My critique of Habermas on rationality

I’m thrilled that the European Journal of Political Theory has accepted my constructive critique of the great German philosopher and social theorist, Jürgen Habermas. The final paper is now online.

JHab

I challenge Habermas’s caricatures of means-ends rationality (the ability to choose good means to ends), and argue that properly understood, it changes how we think of communicative rationality, his mind-blowingly important idea about the rationality of genuine communication.

Habermas never explains what he means when he says that means-ends rationality is ‘egocentric’, and none of five plausible understandings of egocentrism fit the claim that means-ends rationality is egocentric.

I suggest that sincerity and autonomy, not non-egocentrism, are the key distinguishing features of communicative rationality.

Communicative rationality thus overlaps with means-ends rationality – completely against what Habermas and most of his followers say.

Moreover, Habermas and his followers actually need means-ends rationality. I exemplify this by showing the use of means-ends rationality in deliberative democracy, to work out how to implement it, and even in Habermas’s ‘discourse ethics’, using the example of gay marriage.

My article thus challenges decades of what Habermas and critical theorists have written on means-ends and communicative rationality.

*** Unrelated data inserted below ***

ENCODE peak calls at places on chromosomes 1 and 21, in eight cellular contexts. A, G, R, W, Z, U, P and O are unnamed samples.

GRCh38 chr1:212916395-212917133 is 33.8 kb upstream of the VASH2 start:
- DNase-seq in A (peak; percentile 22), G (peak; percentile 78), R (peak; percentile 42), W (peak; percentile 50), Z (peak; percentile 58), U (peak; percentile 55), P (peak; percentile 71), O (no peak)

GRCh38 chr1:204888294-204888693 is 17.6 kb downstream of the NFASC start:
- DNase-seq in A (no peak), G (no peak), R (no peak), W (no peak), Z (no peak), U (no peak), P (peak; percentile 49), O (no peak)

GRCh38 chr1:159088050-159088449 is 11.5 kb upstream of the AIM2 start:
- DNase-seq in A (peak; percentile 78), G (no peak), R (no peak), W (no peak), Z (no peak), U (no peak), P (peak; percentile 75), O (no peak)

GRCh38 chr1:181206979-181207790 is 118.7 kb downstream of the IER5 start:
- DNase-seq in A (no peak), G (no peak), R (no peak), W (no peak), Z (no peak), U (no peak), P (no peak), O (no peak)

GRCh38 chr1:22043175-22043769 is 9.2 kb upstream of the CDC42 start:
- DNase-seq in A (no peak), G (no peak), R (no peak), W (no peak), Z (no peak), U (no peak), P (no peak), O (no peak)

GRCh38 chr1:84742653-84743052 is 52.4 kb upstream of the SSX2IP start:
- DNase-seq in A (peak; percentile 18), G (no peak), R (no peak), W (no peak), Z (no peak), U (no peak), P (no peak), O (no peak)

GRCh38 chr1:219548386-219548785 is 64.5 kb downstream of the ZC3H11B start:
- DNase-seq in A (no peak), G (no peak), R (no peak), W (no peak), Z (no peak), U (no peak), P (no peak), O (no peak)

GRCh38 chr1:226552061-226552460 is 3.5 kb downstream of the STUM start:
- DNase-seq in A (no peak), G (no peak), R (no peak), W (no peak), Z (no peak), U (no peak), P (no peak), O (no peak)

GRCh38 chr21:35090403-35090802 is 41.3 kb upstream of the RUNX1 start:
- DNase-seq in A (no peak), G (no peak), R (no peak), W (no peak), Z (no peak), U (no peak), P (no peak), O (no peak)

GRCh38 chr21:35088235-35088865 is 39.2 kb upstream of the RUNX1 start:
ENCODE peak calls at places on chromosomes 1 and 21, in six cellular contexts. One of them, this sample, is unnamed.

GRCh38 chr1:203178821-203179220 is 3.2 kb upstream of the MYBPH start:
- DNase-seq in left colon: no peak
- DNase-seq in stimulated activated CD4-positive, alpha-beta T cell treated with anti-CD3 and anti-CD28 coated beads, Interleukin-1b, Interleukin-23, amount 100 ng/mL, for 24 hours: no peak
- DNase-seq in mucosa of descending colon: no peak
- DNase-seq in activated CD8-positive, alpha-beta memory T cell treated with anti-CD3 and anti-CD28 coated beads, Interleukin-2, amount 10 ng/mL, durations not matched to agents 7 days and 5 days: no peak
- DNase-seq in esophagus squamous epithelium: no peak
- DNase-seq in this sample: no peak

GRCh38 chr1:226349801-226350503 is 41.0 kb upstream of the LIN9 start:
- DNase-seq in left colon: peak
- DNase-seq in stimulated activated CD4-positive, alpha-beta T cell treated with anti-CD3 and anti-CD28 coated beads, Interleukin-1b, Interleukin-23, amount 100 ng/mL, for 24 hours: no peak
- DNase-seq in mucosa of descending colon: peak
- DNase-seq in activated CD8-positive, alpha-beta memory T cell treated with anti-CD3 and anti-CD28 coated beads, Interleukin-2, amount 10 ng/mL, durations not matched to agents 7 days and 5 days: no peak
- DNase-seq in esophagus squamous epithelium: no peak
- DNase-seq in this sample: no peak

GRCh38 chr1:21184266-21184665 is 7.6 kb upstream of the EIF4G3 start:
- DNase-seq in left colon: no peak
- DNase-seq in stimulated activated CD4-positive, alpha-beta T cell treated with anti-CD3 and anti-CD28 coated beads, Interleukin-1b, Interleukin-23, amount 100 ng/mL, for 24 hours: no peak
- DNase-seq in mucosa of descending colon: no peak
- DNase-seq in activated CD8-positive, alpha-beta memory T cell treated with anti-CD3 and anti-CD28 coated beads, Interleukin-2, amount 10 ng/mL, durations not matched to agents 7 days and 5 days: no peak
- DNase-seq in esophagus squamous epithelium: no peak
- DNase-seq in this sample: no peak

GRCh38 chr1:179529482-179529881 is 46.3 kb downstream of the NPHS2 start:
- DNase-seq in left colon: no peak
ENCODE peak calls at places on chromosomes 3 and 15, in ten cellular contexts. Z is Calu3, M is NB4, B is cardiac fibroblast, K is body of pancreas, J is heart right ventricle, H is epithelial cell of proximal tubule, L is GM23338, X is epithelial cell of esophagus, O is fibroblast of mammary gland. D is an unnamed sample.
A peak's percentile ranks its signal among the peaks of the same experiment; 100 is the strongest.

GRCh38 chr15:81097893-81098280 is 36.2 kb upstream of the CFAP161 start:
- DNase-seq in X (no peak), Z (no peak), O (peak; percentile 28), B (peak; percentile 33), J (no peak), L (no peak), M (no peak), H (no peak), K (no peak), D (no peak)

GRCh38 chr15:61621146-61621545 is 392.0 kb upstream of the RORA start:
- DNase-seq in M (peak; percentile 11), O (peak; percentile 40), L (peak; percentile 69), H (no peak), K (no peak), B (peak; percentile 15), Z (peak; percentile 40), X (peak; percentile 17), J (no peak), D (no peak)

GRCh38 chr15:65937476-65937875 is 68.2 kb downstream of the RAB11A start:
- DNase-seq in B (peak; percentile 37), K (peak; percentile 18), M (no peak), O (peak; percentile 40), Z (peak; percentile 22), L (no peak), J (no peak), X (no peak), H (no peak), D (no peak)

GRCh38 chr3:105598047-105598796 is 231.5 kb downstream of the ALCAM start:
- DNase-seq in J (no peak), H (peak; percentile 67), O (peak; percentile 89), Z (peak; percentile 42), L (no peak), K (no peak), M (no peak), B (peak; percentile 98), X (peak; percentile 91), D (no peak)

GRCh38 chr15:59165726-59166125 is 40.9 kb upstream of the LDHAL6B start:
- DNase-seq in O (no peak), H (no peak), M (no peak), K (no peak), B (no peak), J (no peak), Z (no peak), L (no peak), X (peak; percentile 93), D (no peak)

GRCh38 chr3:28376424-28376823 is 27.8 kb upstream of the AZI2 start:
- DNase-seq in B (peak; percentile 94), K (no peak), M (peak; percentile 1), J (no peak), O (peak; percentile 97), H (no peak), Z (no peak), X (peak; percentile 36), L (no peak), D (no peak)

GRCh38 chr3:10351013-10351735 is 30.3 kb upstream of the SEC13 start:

But I stay broadly true to – and hopefully improve – Habermas’s account of rationality.

The article was a very long time in the making. I started thinking about this in about 2006, and drafted a very different version of this paper in 2011. If I remember rightly, it got rejected by 5 or 6 journals without a single reviewer from those journals saying that the article should be accepted! Then I significantly rewrote it, and went back up the journal chain to a high-ranking journal, where an angry reviewer angrily told me that I needed to read Uwe Steinhoff’s angry book about Habermas.  😛

I submitted another version to the European Journal of Political Theory, where I got a big ‘revise and resubmit’ (i.e. I had to make certain changes, then the revised article would be sent back to the reviewers to see if they thought it was now good enough). It took me two years to find the time to address this, and even then I still needed a few months to work out what to do. Thanks to my perceptive referees, the final version is much better at justifying my position and explaining why it matters.

So, I’ve amassed many debts over this time, not only to the people I specifically acknowledge in the article, but also to my anonymous referees – and not just the excellent ones chosen by the European Journal of Political Theory, but also the anonymous referees of previous versions of the paper who helped me gradually get this paper into publishable shape.

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